One can measure a state’s response to the COVID-19 pandemic spreading through prisons in several ways. Depending on which measure and how it’s measured, North Carolina rises in the ranks or falls to the very bottom.
The COVID Prison Project lists North Carolina as one of the more transparent states for the testing and case information it posts online. DPS recently added graphics on the number of tests on hospitalizations of people in prison and has regularly updated a chart showing deaths from the disease.
But a September report from the Prison Policy Initiative showed that North Carolina tied for last among the 17 states where data was available for the percent reduction in prison population, a key public health step for controlling the spread of COVID-19 in prisons.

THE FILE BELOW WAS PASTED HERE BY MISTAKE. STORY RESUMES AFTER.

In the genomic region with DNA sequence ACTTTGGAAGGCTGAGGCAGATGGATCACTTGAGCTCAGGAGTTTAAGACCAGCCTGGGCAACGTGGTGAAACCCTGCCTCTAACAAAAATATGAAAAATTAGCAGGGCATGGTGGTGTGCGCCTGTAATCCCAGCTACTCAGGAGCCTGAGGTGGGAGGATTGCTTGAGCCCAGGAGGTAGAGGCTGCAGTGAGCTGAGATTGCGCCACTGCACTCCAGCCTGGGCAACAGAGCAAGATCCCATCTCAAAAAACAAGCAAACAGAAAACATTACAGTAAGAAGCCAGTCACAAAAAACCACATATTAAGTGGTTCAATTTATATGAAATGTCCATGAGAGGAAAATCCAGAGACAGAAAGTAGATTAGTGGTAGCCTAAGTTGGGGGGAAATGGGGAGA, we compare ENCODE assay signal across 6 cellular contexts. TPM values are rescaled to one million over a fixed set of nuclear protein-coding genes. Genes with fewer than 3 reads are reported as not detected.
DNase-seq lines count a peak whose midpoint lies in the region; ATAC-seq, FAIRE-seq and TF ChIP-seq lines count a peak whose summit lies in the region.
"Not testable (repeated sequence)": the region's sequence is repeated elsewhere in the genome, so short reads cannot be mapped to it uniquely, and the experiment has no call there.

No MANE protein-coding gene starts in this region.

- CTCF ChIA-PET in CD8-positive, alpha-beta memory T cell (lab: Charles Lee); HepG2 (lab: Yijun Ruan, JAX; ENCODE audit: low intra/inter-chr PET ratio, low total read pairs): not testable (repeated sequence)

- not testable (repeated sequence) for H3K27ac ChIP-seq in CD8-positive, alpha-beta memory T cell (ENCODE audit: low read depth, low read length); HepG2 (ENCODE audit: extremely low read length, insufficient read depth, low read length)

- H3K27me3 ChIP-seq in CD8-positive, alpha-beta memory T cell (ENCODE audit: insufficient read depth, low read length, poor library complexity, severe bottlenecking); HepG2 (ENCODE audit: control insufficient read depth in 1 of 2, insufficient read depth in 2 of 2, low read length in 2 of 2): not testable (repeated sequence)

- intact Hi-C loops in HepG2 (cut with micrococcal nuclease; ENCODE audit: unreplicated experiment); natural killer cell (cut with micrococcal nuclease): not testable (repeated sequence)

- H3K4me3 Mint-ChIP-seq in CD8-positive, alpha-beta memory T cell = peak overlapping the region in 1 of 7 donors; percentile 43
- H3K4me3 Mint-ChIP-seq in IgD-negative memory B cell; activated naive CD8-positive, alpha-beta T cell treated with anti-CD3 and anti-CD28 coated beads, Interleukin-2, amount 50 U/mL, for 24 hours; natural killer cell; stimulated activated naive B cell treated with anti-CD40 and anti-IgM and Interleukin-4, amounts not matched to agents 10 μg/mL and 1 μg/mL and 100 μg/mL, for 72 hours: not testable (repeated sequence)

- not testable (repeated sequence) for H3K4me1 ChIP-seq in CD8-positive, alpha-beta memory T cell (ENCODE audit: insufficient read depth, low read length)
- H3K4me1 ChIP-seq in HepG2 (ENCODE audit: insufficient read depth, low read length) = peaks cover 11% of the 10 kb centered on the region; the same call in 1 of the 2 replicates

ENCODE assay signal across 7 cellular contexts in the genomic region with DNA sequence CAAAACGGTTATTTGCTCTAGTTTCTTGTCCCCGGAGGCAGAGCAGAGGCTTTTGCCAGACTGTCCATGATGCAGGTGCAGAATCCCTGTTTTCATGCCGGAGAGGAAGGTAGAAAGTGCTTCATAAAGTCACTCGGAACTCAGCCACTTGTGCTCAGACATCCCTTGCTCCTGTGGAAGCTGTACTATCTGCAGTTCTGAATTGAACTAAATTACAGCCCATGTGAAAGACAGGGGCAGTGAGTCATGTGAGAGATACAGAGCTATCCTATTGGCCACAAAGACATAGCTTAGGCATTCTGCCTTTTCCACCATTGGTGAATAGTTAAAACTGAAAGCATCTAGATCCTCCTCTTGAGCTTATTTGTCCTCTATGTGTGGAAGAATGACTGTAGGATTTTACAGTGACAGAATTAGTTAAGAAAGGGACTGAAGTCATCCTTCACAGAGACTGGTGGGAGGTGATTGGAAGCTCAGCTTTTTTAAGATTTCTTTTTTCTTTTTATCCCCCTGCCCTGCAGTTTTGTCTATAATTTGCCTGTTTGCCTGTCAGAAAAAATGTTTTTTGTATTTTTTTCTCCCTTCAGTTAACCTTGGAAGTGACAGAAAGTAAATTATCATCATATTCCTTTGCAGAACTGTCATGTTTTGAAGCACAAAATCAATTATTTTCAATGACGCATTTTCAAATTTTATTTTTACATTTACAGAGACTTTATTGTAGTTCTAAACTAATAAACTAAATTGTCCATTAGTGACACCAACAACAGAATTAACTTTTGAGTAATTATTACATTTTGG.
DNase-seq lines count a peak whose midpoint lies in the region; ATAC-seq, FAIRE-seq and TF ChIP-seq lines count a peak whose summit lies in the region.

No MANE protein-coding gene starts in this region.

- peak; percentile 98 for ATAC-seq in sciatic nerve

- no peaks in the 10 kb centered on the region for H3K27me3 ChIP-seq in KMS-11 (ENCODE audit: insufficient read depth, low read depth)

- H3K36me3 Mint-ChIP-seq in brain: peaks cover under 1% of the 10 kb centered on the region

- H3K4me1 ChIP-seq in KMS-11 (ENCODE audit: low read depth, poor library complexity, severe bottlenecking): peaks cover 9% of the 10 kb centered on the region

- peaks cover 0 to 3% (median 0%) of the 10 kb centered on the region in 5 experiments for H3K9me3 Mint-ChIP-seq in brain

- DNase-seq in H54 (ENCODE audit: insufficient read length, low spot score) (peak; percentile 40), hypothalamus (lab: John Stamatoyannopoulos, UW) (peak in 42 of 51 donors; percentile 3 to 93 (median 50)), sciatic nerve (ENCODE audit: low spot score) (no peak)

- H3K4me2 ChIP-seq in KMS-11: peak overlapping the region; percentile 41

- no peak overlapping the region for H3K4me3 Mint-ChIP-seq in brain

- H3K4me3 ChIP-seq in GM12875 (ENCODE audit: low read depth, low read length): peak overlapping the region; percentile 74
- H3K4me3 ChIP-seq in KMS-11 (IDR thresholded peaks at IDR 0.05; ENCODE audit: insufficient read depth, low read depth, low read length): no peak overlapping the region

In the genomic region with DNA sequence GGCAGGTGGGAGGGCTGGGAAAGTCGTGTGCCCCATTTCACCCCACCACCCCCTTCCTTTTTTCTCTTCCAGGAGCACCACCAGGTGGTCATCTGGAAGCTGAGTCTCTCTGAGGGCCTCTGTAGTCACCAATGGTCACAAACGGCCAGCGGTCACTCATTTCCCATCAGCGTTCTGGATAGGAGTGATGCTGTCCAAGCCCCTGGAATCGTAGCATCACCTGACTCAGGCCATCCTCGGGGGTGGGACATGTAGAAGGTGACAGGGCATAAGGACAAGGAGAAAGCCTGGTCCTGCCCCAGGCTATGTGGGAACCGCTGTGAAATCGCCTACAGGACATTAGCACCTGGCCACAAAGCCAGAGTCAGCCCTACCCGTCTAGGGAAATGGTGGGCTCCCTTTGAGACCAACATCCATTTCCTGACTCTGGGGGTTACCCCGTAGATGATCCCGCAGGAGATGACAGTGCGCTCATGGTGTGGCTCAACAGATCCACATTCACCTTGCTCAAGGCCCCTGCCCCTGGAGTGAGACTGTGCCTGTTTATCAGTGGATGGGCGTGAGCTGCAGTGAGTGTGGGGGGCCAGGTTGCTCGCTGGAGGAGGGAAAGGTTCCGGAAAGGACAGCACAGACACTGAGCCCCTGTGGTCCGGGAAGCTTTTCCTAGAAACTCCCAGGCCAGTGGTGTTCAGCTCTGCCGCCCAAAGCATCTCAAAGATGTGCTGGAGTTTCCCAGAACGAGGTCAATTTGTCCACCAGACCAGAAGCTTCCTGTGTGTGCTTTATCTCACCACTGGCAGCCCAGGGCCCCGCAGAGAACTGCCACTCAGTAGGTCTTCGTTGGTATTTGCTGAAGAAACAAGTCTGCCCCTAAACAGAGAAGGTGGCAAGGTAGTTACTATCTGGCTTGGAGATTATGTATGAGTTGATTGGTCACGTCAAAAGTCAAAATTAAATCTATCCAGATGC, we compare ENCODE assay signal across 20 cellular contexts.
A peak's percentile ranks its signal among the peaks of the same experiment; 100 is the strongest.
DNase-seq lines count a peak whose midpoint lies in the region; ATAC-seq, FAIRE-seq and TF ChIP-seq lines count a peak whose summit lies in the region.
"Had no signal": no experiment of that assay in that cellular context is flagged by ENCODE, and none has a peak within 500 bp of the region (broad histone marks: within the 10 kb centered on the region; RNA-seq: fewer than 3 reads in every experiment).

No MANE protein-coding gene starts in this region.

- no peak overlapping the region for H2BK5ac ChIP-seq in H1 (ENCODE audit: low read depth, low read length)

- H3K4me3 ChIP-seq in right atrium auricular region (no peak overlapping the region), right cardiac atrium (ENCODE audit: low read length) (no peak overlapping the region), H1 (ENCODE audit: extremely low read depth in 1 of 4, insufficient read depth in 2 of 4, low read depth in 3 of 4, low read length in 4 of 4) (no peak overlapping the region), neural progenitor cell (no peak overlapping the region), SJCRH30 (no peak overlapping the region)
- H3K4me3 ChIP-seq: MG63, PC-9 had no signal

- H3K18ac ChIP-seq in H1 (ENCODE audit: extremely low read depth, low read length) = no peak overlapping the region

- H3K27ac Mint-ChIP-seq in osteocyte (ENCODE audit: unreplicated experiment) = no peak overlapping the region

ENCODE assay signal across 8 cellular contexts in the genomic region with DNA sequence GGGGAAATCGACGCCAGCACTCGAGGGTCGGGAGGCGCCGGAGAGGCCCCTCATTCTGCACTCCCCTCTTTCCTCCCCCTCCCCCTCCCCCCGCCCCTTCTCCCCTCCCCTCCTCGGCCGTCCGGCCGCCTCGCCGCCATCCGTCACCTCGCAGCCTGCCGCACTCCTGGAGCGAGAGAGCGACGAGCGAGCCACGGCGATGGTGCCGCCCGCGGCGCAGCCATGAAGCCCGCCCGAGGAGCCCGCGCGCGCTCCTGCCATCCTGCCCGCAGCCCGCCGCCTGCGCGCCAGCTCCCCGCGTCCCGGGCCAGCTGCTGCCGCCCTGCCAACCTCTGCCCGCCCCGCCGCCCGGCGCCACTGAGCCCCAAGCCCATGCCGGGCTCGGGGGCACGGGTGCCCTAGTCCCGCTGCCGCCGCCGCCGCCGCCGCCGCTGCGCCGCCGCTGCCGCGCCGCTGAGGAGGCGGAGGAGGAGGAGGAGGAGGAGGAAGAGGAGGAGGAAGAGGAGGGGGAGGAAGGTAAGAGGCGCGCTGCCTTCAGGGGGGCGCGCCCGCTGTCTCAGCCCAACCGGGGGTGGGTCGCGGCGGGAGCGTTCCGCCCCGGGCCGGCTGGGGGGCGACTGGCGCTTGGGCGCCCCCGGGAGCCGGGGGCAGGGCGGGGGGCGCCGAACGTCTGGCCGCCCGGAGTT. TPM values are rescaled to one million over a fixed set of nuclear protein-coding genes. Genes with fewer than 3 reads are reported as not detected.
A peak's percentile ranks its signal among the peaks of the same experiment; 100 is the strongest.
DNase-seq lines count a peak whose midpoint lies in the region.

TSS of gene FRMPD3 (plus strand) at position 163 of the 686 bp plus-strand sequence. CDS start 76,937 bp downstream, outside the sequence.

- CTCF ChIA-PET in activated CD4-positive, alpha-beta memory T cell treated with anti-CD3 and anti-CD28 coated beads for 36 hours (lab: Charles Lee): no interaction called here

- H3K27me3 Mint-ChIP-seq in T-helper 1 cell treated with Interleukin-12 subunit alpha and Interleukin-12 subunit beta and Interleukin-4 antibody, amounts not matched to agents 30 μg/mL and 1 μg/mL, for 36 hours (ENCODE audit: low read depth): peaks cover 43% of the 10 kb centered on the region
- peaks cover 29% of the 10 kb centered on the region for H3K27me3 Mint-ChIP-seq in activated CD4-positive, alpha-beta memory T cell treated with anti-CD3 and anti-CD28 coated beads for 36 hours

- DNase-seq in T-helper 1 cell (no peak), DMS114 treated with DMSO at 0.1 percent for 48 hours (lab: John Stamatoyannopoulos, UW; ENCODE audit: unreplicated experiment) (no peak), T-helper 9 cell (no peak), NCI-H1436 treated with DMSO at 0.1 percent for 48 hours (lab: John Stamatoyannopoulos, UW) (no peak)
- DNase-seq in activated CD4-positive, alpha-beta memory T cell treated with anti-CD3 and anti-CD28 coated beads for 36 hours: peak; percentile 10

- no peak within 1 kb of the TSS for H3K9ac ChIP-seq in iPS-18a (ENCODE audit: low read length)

The Prison Policy Initiative released another measure estimating the additional number of COVID-19 cases caused by state prison systems. This was calculated not only including the cases within prisons, but the possible cases that were caused by the disease moving from the prison out into the surrounding community.
Ardis Watkins, executive director of the State Employee Association of North Carolina, said she knows of stories where staff members get sick from an outbreak in the prison and take the virus home to their families.
In this measure, North Carolina ranks in the top 20 states for additional cases caused by outbreaks in its prisons.
Even before the first COVID-19 case was confirmed in North Carolina’s prisons, public health experts were warning Gov. Roy Cooper that outbreaks inside prisons could spread beyond the walls, a dire alarm that was being rung around the country often to little effect but great accuracy.